Forget negative keywords at your peril. Build a negative keyword list by brainstorming and using keyword research tools. Negative keywords prevent your ads from showing for irrelevant searches and this helps to boost click through rate (CTR) and conversion rate and saves you money on irrelevant clicks. For our holiday example, negatives might be ‘jobs’ and ‘skiing’ as we don’t offer skiing holidays and we are not looking to recruit.
7. Create one ad and reuse it for everything
Don’t use the same ad in every adgroup or even worse, don’t use only one ad for the whole account. Create at least 2 unique ads for each adgroup tailored to the keywords in your adgroups so that you can compare the performance of each ad in the adgroup and test out different messaging. Mention the main keyword phrase in the ad title or headline and ideally once in the ad copy also. Include your USPs and benefits in ads, as well as a call to action such as ‘Call Today’. Don’t land all your ads on your Home page, rather land visitors on the page that is most relevant to the ad.
8. Use Adwords settings to show your ads to the whole world
Adjust settings for each campaign, for example geo-targeting settings will show your ad in the defined area, such as England only or the whole of the UK.
Other important settings include opting out of the Display Network (ads on 3rd party sites). The Display network can be useful, but it is better to separate out Search Network ads and Display Network ads because you have more control.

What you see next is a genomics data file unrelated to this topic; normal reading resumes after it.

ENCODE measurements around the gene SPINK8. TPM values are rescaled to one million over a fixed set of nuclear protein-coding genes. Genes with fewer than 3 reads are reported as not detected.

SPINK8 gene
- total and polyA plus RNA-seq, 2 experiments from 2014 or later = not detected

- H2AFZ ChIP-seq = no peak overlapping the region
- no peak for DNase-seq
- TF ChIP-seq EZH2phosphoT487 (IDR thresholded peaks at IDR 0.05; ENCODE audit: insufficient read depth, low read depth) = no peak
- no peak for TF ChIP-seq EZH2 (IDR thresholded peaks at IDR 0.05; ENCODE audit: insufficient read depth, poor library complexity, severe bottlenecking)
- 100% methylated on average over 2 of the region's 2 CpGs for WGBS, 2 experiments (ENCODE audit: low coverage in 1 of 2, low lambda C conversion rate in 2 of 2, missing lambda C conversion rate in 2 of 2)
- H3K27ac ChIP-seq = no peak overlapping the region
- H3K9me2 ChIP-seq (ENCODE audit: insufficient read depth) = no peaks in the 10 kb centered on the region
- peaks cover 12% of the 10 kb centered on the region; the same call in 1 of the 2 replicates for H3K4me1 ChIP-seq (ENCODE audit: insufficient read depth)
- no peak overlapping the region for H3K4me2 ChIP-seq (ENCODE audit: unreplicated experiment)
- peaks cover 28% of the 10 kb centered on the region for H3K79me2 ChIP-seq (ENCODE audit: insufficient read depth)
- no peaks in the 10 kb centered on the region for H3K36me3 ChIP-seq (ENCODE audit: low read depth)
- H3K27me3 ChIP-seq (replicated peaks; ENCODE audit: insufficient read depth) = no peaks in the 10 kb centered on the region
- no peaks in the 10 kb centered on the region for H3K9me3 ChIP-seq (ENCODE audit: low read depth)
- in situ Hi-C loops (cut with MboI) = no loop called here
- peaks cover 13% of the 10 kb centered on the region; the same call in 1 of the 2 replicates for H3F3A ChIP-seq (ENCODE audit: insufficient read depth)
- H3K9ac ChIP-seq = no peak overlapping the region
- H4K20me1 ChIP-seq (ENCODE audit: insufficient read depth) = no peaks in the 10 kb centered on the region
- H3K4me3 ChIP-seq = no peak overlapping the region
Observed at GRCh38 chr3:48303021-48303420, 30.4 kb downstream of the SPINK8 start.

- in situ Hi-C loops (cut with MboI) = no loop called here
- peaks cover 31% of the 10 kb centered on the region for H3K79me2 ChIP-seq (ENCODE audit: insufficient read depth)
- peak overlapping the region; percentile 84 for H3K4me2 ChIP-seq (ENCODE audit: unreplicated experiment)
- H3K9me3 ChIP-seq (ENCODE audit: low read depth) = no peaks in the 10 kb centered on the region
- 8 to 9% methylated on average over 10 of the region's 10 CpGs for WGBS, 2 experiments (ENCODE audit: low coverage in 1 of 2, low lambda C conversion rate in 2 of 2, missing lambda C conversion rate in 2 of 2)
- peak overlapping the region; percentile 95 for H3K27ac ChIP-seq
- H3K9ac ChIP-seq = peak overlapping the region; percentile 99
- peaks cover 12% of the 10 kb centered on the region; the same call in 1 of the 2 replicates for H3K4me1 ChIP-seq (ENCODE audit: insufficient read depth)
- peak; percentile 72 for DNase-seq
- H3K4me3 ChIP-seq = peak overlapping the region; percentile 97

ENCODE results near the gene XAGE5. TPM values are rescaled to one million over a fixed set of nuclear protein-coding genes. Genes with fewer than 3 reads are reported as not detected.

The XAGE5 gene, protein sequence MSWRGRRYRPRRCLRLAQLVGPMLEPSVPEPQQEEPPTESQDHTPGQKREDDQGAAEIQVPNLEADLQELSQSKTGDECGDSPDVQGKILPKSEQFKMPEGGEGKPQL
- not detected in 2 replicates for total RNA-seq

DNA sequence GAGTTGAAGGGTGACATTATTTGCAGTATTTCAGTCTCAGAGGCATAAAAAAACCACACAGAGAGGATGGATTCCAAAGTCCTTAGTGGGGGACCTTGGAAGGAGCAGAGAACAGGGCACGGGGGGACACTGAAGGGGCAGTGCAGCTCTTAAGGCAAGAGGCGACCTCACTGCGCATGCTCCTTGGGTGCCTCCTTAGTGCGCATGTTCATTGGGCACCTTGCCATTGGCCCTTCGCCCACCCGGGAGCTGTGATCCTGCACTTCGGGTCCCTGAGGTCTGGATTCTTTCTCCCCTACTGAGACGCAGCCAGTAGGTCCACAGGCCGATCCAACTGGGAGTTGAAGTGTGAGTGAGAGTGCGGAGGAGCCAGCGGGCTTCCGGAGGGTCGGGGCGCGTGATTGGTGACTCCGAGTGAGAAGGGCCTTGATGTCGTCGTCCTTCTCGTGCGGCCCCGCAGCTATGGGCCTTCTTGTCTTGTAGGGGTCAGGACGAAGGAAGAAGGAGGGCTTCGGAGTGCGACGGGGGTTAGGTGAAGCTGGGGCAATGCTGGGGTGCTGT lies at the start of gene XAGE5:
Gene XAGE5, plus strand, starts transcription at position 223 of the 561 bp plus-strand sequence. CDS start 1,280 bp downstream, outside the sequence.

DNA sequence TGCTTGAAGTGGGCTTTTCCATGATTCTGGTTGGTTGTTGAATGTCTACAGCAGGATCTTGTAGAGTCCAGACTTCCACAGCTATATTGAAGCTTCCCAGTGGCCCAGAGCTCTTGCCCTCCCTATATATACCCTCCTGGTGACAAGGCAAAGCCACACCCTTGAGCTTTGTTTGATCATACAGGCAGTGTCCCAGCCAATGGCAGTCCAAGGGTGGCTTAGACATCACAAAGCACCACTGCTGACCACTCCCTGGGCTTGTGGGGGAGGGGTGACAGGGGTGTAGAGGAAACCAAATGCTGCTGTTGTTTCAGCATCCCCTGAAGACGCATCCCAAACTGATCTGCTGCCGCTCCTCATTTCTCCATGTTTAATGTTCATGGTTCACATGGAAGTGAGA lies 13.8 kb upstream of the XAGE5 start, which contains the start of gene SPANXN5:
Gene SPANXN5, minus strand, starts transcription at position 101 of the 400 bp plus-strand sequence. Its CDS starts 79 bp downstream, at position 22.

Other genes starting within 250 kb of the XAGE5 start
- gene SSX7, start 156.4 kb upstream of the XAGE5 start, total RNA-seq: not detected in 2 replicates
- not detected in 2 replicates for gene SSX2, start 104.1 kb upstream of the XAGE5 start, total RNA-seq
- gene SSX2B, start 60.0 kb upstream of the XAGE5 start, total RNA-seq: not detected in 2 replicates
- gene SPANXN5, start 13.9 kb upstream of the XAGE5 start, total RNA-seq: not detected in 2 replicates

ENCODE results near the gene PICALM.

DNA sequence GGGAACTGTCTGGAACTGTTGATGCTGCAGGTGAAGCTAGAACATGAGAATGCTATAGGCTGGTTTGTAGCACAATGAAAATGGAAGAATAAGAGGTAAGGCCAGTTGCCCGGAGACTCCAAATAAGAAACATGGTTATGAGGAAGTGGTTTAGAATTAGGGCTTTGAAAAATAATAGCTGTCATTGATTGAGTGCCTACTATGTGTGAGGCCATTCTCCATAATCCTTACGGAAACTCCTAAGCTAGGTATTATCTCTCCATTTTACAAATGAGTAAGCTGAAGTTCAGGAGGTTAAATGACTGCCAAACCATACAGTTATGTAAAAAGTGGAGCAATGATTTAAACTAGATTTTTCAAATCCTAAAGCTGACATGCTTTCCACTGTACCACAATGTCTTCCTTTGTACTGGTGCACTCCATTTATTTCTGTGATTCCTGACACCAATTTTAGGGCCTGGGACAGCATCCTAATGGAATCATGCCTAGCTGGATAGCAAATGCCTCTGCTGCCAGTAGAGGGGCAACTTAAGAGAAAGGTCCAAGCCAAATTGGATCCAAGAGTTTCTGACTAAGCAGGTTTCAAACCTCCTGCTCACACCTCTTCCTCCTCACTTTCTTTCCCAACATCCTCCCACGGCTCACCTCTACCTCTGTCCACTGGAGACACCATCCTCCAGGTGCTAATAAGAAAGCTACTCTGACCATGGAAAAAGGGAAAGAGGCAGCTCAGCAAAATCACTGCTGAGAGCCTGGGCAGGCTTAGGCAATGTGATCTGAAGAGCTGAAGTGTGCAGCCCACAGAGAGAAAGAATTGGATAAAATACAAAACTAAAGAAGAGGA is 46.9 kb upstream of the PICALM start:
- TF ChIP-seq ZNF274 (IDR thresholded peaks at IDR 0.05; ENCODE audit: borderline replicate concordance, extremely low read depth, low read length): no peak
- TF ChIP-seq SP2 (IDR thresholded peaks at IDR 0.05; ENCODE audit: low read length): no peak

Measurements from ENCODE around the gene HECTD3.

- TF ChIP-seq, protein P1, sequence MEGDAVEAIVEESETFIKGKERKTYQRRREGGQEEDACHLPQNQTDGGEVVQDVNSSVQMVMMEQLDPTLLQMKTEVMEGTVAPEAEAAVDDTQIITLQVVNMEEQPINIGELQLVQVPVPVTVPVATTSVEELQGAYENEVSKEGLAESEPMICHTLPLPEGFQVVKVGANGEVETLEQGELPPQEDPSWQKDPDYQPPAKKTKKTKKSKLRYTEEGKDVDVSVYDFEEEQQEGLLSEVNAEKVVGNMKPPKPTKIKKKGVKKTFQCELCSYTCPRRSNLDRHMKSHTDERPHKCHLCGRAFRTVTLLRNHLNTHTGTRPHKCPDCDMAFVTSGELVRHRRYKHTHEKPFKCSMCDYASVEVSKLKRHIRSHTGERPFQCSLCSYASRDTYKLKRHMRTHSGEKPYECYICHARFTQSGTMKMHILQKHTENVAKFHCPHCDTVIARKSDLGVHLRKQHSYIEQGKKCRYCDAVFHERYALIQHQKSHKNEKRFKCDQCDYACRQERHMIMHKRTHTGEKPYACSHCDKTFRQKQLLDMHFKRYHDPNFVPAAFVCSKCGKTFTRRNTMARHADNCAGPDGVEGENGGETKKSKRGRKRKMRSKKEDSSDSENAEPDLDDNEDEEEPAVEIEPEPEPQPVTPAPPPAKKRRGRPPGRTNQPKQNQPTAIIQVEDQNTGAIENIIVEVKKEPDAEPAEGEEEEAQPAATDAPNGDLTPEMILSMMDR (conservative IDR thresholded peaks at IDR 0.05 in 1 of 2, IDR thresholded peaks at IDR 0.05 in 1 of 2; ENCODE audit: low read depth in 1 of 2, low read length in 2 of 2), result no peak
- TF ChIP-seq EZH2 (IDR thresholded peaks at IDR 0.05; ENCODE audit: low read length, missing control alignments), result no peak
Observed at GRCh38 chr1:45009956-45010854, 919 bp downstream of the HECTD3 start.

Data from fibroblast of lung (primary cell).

9. Waste money and miss opportunities by not tracking your visitor data
Track visitor usage by using Google Analytics, a free web analytics solution. You can view statistics on how your Adwords campaign is performing, as well as other data such as non-paid visits, content viewed and the ratio of new to returning visitors.
Adwords conversion tracking
When driving traffic from your Adwords campaign it is vital that you measure whether visitors performed the action that you wanted them to on your site, for example filling out a contact form or making a purchase. Adwords conversion tracking does just this by inserting a small piece of code on the contact form ‘thank you’ page for example. If someone clicks on your ad and then fills out your contact form, they will trigger a conversion in Adwords and this is tied to the keyword phrase they used to search with.
10. Leave your account to run itself and don’t monitor it
Don’t set up your Adwords account and then leave it to run without monitoring; closely monitor your Adwords account. Bids will need to be adjusted and you may need to pause keywords and add more keywords and negative keywords. Daily budget may also need to be adjusted.
11. Ignore ongoing optimisation
Don’t just monitor your account, take action and optimise it! Based on the feedback from monitoring and analysis of the account, improve the account to increase your performance and see increased click through rates and conversion rates and lower your cost per click.
We have seen 11 approaches to PPC campaign set-up that lead to poor results and 11 solutions that improve set up. Adwords and other PPC platforms can be profitable if set up in the right way.
Please let us know in the comments how your Adwords campaign is set up.
For help with AdWords, please see our PPC Consultant page.